Islam Under the Palestine Mandate: Colonialism and the Supreme Muslim Council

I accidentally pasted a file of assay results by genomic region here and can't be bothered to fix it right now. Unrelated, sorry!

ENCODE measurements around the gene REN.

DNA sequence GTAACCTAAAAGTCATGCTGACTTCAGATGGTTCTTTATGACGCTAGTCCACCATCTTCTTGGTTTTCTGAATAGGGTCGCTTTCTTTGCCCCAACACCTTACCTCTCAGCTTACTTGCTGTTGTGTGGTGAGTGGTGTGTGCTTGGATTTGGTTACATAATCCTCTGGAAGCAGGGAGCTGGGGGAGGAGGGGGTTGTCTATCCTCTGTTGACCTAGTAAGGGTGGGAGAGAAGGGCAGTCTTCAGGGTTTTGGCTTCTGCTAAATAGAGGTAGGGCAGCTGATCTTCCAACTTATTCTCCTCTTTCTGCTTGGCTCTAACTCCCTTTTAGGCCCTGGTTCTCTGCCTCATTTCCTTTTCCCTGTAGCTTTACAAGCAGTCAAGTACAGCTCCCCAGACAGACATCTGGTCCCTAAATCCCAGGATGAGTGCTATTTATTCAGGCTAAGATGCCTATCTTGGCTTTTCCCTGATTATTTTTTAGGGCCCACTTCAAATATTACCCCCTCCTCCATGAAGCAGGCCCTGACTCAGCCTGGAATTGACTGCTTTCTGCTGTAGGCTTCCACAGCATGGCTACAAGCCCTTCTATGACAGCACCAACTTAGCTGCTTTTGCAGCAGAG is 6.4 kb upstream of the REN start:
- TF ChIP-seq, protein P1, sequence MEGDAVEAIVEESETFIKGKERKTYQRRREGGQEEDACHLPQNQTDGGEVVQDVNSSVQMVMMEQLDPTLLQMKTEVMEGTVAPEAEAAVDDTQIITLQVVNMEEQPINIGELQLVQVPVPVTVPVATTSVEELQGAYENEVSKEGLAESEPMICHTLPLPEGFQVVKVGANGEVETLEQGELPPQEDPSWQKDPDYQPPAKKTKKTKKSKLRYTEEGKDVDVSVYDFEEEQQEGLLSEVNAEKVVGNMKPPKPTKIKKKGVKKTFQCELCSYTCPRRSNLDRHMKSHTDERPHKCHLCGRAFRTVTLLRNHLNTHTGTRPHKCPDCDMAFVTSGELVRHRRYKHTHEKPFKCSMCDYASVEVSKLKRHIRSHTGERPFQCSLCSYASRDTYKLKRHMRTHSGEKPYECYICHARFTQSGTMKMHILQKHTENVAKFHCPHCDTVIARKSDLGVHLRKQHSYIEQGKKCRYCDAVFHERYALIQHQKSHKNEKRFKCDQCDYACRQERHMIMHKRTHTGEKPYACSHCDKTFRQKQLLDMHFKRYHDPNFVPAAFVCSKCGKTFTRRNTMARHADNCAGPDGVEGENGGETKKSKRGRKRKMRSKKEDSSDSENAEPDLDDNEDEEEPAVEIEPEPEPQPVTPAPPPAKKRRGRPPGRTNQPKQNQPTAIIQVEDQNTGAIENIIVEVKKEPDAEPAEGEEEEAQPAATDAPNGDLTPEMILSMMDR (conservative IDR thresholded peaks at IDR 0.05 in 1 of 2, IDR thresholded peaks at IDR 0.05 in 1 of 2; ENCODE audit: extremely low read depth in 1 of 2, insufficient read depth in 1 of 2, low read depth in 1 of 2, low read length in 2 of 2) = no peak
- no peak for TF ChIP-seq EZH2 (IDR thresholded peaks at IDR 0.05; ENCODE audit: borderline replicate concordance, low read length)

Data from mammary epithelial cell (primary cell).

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Concerns about the place of Islam in Palestinian politics are familiar to those studying the history of the modern Middle East. A significant but often misunderstood part of this history is the rise of Islamic opposition to the British in Mandate Palestine during the 1920s and 1930s. Across the empire, imperial officials wrestled with the question of how to rule over a Muslim-majority countries and came to see traditional Islamic institutions as essential for maintaining order. Islam under the Palestine Mandate tells the story of the search for a viable Islamic institution in Palestine and the subsequent invention of the Supreme Muslim Council. As a body with political recognition, institutional autonomy and financial power, the council was designed to be a counterweight to the growing popularity of nationalism among Palestinians. However, rather than extinguishing the revolutionary capacity of the colonized, it would become a significant opponent of British rule under its highly controversial president, the Grand Mufti of Jerusalem, Hajj Amin al-Husayni. Making extensive use of primary sources from British and Israeli archives, this book offers an innovative account of the Supreme Muslim Council's place within a colonial project that aimed to control Palestinian religion and politics. Roberts argues against the standard view that the council s creation was an act of appeasement towards Muslim opinion, showing how British actions were guided by techniques of imperial administration used elsewhere in the empire.
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